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Anyone who can remember back to October – yes, a long time ago – will recall Jessica Stilwell, the Calgary mother who decided to go on strike from housework, leaving her home to sink into a mess of dirty clothes and dishes.

Now a new study suggests that among working-class couples, men still leave the housework to women, even when the women earn more.

But it's not always an issue of sexism; the researchers discovered that, in some cases, the men simply didn't care.

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The study analyzed 30 partners who live together but remain unmarried. Amanda Miller from the University of Indianapolis and Sharon Sassler of Cornell grouped the couples into three categories: conventional (male breadwinner, woman may or may not work), contesting (one or both members would prefer the relationship to be more equal), counter-conventional (woman earns more).

They found that in the counter-conventional relationships, women did nearly the same amount of housework. The reason, Miller told Buzzfeed, was that not doing housework helped unemployed or under-employed men retain their "masculine privilege."

Seriously?

In one contesting couple example, the man would not hold up his fair share of housework because he was oblivious. He was quoted as responding: '"I just don't see the dirt usually. I don't see that it needs to be done."'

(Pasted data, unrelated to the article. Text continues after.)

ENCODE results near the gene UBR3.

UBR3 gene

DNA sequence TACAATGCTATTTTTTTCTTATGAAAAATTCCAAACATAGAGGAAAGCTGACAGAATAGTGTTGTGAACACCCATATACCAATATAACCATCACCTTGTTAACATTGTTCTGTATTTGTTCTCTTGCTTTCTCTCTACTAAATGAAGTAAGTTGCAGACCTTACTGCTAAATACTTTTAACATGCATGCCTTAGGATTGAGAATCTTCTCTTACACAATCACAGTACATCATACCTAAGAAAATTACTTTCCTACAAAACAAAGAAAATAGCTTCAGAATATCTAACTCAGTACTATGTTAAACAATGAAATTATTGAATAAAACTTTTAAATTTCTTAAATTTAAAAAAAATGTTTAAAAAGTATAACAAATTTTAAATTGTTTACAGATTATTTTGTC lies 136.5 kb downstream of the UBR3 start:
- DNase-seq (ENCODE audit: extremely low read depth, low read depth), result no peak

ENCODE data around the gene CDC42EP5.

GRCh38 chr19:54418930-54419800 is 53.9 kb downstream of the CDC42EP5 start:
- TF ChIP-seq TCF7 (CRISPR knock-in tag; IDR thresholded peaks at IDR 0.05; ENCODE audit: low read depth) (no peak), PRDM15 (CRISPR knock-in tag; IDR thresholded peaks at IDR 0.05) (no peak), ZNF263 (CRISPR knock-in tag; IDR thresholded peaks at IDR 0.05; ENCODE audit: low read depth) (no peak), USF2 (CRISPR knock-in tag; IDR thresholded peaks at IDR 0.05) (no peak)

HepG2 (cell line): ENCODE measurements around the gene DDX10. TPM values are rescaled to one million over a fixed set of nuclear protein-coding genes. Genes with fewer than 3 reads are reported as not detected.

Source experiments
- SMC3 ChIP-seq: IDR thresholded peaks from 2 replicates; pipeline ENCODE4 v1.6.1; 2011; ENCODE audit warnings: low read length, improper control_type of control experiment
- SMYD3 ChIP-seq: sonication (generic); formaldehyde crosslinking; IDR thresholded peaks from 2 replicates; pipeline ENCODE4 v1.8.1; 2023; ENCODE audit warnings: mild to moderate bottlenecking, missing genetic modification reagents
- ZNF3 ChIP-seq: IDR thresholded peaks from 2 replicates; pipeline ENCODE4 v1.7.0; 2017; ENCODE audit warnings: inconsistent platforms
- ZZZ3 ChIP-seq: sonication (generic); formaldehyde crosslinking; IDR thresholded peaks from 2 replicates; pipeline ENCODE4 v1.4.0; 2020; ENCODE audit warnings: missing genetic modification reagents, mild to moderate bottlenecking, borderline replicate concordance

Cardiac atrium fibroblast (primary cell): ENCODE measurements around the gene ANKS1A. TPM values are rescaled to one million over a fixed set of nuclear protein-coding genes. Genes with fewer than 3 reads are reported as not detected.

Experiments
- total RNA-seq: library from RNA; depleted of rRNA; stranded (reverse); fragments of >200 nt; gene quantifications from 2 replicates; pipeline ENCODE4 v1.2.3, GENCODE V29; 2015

There appeared to be less conflict among conventional couples because each was aware of their role. This, explained Miller, was a case of '"people's beliefs match their behaviors."'

A Google search of "men" and "housework" yields a surfeit of recent varying findings. "Divorce rate higher for couples who share housework," from this article or this study from the University of Sweden that suggests men who shirk housework are more likely to suffer psychological problems.

The Globe even reported back in August that husbands do less housework than live-in boyfriends.

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So what to make of all these studies, aside from the fact that men don't enjoy housework?

It's safe to assume that women, too, are not fans of housework (see Stilwell). But because men have not been traditionally responsible for changing sheets and cleaning toilets, there's more academic interest in seeing how this affects the bond between long-term couples.

Ultimately, the issue becomes one of expectations, a point conveyed by Miller, who reiterates the importance of laying out some groundwork on housework (one underrated piece of advice: music helps. Try the new Solange EP!).

"So many of these silly domestic arguments could be sorted by a quick, open chat about who does what around the house," writes Telegraph columnist Louisa Peacock on the latest study. "There's no point assuming your partner will do something you think he should do."

And the alternative, evidently, is nothing short of a mess.

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